Jean-Luc Lézeau, Acting Director, General Conference Stewardship

Summary: How does a child-king demonstrate integrity? He evaluates his plans and if they are not working, he has the courage to admit it and change. Read this account of Joash, the boy-leader who demonstrated his commitment to God’s business.

In His eyes

It seems fairly straight forward and simple: be faithful, be a person of integrity. Is this just another item to mark off the long list of what we must do to be a ?good? Christian, a brother or sister in ?good standing?? The problem is we may be in good standing with our brethren, but how are we viewed in the eyes of the Lord? Does He see us as people of integrity?

A young king had just been crowned and he was only seven years old! Some time after his coronation, King Joash decided to repair and restore the Temple of God (2Ch 24:1). This was an excellent initiative, especially in a time when previous kings had forgotten that they were leaders of God’s chosen people. But Joash wanted to do what was right in the eyes of the Lord, so he re-established worship in the Temple. But before doing so, he had to repair God’s House for it was in an appalling condition after years of neglect.

The king gave direct orders to the people in charge of the Temple: ?He summoned the priests and Levites and gave them instructions: ?Go to the towns of Judah and collect the required annual offerings so that we can repair the Temple of our God. Do not delay!’? (vs. 4)

With urgency, a direct order was given to those who were supposed to take care of this problem. As committed Christians we should all feel responsible for God’s business. And His business is urgent! We know that He is coming, that time is short, and if we do not finish our work, the stones will proclaim the message. Unfortunately we are often like the Levites for ?the Levites did not act right away? (v.4b).

I’d rather not

The delay can be explained quite rationally. Everyone knows that when a new ?boss? steps in, he often wants to change the way things have been done before. The priests and Levites had made their own rules and set their own pace of doing things during a time when nobody cared much about what was going on in the Temple. Changing habits is not an easy thing. Before, they did not have much to do, and suddenly they were to go to the cities to collect offerings that people were not ready to give. They would probably have to do some ?arm twisting? to get these offerings.

This was bad news and would not be fun at all! We can understand why they did not run to carry out their commission. On top of all of this, it was a child who was ordering them to do something! He was not yet twelve—the age which has been considered to be the age of reason. Let’s be candid. Don’t we do the same thing when we have to do something we don’t like? Drag our feet; move at our own pace? Are we people of integrity when we do this?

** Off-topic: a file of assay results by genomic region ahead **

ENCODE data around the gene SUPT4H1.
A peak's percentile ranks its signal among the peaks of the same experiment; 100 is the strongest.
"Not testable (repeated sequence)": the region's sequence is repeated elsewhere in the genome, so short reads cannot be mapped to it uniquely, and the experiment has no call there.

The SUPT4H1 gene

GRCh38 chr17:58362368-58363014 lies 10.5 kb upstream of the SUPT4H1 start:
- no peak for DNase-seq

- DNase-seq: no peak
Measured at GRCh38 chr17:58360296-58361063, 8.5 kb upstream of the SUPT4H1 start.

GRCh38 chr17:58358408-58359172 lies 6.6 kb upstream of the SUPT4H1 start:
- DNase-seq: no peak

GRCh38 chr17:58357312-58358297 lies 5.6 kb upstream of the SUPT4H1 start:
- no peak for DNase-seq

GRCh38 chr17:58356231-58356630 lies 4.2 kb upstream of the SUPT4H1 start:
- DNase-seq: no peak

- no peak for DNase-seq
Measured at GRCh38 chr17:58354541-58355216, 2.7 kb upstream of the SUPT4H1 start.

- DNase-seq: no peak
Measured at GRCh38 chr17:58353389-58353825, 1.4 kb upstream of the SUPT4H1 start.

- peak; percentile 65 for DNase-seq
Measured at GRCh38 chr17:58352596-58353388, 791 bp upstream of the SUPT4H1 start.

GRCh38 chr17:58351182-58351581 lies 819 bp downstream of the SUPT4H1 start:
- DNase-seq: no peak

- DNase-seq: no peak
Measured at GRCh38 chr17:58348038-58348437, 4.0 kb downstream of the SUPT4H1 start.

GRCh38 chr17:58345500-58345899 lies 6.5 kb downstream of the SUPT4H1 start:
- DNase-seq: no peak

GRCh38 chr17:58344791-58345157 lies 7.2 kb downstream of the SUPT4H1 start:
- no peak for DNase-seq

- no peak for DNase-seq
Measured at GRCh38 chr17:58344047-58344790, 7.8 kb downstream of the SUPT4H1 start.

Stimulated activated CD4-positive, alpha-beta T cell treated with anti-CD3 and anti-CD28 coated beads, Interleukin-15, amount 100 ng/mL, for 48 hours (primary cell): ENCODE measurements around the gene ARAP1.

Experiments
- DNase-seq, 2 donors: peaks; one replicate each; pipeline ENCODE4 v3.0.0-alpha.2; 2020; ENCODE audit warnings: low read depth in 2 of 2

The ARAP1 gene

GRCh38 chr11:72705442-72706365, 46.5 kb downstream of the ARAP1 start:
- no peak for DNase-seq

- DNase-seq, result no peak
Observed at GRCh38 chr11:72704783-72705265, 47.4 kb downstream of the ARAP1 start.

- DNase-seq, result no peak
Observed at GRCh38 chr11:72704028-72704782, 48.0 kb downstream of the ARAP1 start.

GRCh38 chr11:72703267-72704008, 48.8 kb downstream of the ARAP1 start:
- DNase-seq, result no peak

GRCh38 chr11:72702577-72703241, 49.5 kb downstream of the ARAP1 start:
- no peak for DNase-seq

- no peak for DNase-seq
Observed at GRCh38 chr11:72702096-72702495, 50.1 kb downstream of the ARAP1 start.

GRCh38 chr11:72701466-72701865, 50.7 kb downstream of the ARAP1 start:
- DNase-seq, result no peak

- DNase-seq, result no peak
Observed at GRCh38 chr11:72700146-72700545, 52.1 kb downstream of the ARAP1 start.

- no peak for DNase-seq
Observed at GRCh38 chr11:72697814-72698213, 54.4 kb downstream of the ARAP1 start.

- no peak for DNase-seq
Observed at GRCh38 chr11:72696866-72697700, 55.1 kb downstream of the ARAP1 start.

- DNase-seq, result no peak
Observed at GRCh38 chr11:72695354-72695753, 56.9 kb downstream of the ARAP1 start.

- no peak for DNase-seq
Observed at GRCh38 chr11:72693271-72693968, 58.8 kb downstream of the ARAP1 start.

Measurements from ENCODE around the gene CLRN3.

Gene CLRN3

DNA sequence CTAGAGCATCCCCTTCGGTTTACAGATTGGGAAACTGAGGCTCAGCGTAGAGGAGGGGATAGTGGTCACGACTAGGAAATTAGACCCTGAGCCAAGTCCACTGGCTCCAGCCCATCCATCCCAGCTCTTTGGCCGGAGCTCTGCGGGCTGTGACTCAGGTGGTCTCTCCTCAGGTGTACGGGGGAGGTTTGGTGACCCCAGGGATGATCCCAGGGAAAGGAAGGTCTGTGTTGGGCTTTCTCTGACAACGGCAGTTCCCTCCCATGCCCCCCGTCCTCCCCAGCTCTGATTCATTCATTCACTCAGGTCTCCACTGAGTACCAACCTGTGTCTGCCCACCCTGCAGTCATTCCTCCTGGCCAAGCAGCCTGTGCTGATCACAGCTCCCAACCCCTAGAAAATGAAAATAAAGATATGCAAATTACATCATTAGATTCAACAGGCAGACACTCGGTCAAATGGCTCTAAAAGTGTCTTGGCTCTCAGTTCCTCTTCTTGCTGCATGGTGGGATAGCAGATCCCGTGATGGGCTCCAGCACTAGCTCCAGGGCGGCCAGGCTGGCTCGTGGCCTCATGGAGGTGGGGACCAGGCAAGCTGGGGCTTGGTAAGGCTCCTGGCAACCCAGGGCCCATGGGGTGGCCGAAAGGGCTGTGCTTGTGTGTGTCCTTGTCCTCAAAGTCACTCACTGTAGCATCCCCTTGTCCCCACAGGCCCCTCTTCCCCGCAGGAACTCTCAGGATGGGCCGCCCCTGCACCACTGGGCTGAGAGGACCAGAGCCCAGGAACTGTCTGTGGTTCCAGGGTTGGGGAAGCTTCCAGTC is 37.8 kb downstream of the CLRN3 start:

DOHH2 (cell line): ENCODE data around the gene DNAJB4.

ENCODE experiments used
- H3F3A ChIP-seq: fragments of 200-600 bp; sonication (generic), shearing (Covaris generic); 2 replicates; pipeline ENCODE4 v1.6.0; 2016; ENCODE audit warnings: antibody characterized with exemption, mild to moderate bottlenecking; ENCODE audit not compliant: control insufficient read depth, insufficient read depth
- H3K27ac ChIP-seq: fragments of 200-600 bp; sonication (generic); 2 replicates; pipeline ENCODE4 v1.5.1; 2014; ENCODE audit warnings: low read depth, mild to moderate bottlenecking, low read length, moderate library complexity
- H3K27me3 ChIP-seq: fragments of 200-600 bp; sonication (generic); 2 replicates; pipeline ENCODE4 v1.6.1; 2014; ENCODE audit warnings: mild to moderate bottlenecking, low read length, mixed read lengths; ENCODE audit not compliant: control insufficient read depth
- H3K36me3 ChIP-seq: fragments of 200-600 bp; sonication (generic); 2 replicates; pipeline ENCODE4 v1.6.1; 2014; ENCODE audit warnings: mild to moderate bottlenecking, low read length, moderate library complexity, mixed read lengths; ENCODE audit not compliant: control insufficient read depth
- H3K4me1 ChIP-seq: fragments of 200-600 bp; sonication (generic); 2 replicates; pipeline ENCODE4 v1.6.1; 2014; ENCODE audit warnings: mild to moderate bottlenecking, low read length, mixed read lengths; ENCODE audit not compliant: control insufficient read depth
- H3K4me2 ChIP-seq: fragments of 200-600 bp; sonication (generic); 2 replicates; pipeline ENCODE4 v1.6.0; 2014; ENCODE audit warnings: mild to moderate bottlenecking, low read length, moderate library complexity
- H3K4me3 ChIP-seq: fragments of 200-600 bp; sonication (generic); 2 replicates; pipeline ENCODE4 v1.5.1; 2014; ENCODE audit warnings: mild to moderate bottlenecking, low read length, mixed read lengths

Courage to change

It took Joash some years before he realized that his order had not been executed. ?But by the twenty-third year of King Joash’s reign, the priests still had not repaired the Temple? (2K 12:6). We don’t know the reason it took him so long to see if his orders had been carried out. But when Joash realized that his plan had not worked, he called the people in charge, reprimanded them, appointed others to oversee the rebuilding, and established a new way to collect the money.

When a method does not work, how long do we take to notice that we have no results? Are we ready to change our plans, to change our method? Or are we so attached to what we have been doing for so long that we are afraid to take risks? I fear we may be more ready to change a person who is telling us ?it doesn’t work,? than to change our method. Or when someone has failed, what do we do with him or her? Transfer him to another position, give him another chance, or take action like Joash?

God’s kind of honesty

Some take their responsibility quite seriously, and the result is that several people are in prison today for embezzling thousands of dollars of church money—sacred money that belonged to God. Some people waver in their daily temptations. Are we faithful according to circumstances or needs? Are we kept honest because of the good work of the auditor or because we are people of integrity?

What is amazing in Joash’s story is that ?when all the repairs were finished, they brought the remaining money to the king?. No accounting was required from the construction supervisors, because they were honest and faithful workers? (2Ch 24:14; 2K 12:15). God saw that these were people of integrity; they could be trusted!